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DISCRIMINATION CASES DOCKETED CALENDAR YEAR 1944

Mr. TABER. Now, Mr. Ross, a year ago you gave us a table indicating a break-down of your activities as between different groups. Do you have such a table with you at this time? Mr. Ross. The percentage of the groups involved in all cases, and the number of cases involved in different groups, appears on page 32, Mr. Taber. Mr. TABER. Is that in the record? Mr. Ross. I shall ask the chairman. Is page 32 in the record? Mr. CANNON. No; I inserted in the record pages 28 to 30. Do you think you would like to have page 32 in the record? Mr. TABER. I think it should be inserted. Mr. CANNoN. Without objection, we will insert at this point the table on page 32 of the justifications. (The table referred to is as follows:)

Cases docketed-jurisdiction and reason for discrimination, by month, January-December 1944

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Mr.TABER. Now, your set-up indicates a separation of governmental cases and business cases, and the number of governmental cases is about a third? Mr. Ross. About 21 percent. Mr. TABER. Of the over-all total? Mr. Ross. Yes. Mr. TABER. On the other hand, there seem to be maybe 5, 6, or 7 percent that are union cases. Is that somewhere near right? Mr. Ross. It is 6.3 percent. Mr. TABER. Now, your race cases. How many of those race cases are in the business picture, or one group, and how many are in another? Can you give us any breakdown on that? Mr. Ross. The available figures show nonwhite—they are classified as nonwhite—about 96 or 97 percent. Nonwhite virtually means Negro. The other might be Chinese or other races. That percentage, that characterization of race, means nonwhite in our data. Mr. TABER. 97 percent of those would be Negroes? Mr. Ross. Yes. Mr. TABER. Now, your creed group. What are they mostly? Mr. Ross. Mostly Jews, with a scattering of other groups, such as Seventh-Day Adventists and Jehovah's Witnesses. Mr. TABER. National origin, what does that mean? Mr. Ross. Mostly Mexican-Americans, with a scattering of Canadians, British, Polish, and Czech. Mr. TABER. Alienage—what does that mean? Mr. Ross. You will recall that the question of alienage was brought up at our first meeting, and we said we would not process alienage cases until further agreement might be made. Those cases are the old cases that have not been processed but which remain on our docket. That is for the calendar year. There were probably 38 cases pending at the time we met with you last year, and we decided not to process them. There have been eight docketed since, but not processed. Mr. TABER. Have there been any more cases of German aliens? Mr. Ross. We have processed none. I believe that none have come in, either. Mr. TABER. You have gone out of that business entirely? Mr. Ross. We have suspended processing them, sir. If the committee has any new views on the subject we would welcome them. We have no recommendations to make on the subject as to action. Mr. TABER. I supposed you had gone out of that business. Mr. Ross. We have, sir. The 46 cases that I have referred to are on our docket. I do not know of any way of disposing of them, from our records. When new cases come in they are docketed, but no processing of them is done on them, under our agreement with your committee. Mr. TABER. I do not know how others feel, but I would express the hope that at least as far as that group is concerned, there be no more processing. I can see where you would get into a lot of trouble.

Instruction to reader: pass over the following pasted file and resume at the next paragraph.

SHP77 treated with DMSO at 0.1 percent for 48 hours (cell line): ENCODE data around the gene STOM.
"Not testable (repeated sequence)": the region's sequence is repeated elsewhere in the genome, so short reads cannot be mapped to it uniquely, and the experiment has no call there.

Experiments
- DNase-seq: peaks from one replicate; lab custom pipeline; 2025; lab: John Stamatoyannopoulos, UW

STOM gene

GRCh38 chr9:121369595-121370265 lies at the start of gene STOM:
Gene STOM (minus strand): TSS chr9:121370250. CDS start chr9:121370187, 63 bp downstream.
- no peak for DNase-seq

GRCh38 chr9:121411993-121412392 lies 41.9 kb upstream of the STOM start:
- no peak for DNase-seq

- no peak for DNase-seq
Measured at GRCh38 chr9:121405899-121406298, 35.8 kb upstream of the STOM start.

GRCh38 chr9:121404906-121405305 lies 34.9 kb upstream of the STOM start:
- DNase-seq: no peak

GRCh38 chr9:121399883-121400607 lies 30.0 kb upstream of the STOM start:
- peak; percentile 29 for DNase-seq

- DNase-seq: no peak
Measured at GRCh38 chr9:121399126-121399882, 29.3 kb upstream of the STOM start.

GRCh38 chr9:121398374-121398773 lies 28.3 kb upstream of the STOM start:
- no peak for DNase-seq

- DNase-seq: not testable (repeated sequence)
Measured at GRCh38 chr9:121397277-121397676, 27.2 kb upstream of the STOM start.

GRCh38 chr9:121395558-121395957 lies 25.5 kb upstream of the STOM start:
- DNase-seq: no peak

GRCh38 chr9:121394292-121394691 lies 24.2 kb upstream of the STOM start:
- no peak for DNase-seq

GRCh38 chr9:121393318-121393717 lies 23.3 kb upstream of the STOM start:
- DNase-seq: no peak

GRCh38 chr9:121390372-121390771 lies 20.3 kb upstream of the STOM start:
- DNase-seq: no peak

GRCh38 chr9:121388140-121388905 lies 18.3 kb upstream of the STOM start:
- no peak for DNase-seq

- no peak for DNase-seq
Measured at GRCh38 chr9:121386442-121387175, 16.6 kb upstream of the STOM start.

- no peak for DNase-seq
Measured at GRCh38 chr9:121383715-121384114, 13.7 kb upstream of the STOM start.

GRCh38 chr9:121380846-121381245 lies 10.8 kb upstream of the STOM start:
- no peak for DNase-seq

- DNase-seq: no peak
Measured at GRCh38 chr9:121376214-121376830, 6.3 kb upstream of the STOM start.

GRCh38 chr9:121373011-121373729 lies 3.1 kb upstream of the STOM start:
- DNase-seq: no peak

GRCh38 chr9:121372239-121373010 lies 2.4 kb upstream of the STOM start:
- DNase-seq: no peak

POST-WAR EMPLOYMENT

You spoke about the situation in the Northwest and in California, where wages are presently so much higher than they are in other parts of the country, and that in those places it is natural that folks who have landed there would like to stay and draw those higher wages. But they cannot expect, when things settle down, that those wages will continue to be higher than they are in other parts of the country. The situation with those people is that if they are going to o: for wages that are higher than they are at other places, they have got to take their chance on getting jobs. You have got to take that chance and figure on the people who give employment taking people back who went into the service. You have got to expect that. The ones who stayed home cannot expect to hang on to those high-priced jobs any more than they would the lower-priced jobs in some other communities, I can see where any attempt of any group that has lived outside of that area to hang onto special privileges is going to result disastrously to the group that came in last. You cannot expect anything else.

How far are your people going in connection with this operation? Is an attempt being made to set up the Negro and these racial groups upon a special privilege basis?

Mr. Ross. Not at all, Mr. Taber. I tried to make clear that we see difficulties ahead from just the elements that you are discussing. Our part would be the o, processing of cases where we could, and no more.